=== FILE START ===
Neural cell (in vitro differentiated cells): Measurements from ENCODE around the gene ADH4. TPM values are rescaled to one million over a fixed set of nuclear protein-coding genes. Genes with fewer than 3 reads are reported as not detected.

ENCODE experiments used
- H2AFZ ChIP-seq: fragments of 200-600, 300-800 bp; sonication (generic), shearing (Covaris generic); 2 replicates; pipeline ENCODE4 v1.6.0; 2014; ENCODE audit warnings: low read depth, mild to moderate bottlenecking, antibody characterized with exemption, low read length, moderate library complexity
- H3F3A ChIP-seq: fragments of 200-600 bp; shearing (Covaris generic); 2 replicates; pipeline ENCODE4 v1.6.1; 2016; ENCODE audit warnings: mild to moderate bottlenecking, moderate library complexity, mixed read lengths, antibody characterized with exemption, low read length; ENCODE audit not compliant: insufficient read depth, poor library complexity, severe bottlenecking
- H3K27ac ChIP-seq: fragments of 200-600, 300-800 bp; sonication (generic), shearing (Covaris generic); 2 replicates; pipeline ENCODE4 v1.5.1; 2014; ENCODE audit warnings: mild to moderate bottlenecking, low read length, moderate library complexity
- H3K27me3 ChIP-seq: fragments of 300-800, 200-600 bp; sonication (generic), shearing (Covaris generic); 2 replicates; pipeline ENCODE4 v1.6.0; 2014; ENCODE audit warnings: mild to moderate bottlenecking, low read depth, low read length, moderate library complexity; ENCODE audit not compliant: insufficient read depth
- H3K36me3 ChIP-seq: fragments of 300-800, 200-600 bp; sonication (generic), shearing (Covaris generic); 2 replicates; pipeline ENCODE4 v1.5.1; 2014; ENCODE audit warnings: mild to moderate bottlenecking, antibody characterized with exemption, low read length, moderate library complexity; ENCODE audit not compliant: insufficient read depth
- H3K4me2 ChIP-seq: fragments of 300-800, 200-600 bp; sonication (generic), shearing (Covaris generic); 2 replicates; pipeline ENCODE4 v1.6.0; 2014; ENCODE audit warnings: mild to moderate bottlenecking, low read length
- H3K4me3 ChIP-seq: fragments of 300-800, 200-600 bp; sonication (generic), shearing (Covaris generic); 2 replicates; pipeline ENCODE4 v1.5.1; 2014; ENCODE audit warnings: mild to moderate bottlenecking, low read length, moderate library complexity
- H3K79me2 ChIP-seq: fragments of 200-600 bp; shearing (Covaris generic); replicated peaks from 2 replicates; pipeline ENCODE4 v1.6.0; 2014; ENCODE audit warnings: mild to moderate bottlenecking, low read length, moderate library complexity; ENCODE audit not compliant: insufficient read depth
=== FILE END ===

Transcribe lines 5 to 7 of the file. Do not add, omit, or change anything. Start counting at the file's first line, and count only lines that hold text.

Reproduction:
- H3K27ac ChIP-seq: fragments of 200-600, 300-800 bp; sonication (generic), shearing (Covaris generic); 2 replicates; pipeline ENCODE4 v1.5.1; 2014; ENCODE audit warnings: mild to moderate bottlenecking, low read length, moderate library complexity
- H3K27me3 ChIP-seq: fragments of 300-800, 200-600 bp; sonication (generic), shearing (Covaris generic); 2 replicates; pipeline ENCODE4 v1.6.0; 2014; ENCODE audit warnings: mild to moderate bottlenecking, low read depth, low read length, moderate library complexity; ENCODE audit not compliant: insufficient read depth
- H3K36me3 ChIP-seq: fragments of 300-800, 200-600 bp; sonication (generic), shearing (Covaris generic); 2 replicates; pipeline ENCODE4 v1.5.1; 2014; ENCODE audit warnings: mild to moderate bottlenecking, antibody characterized with exemption, low read length, moderate library complexity; ENCODE audit not compliant: insufficient read depth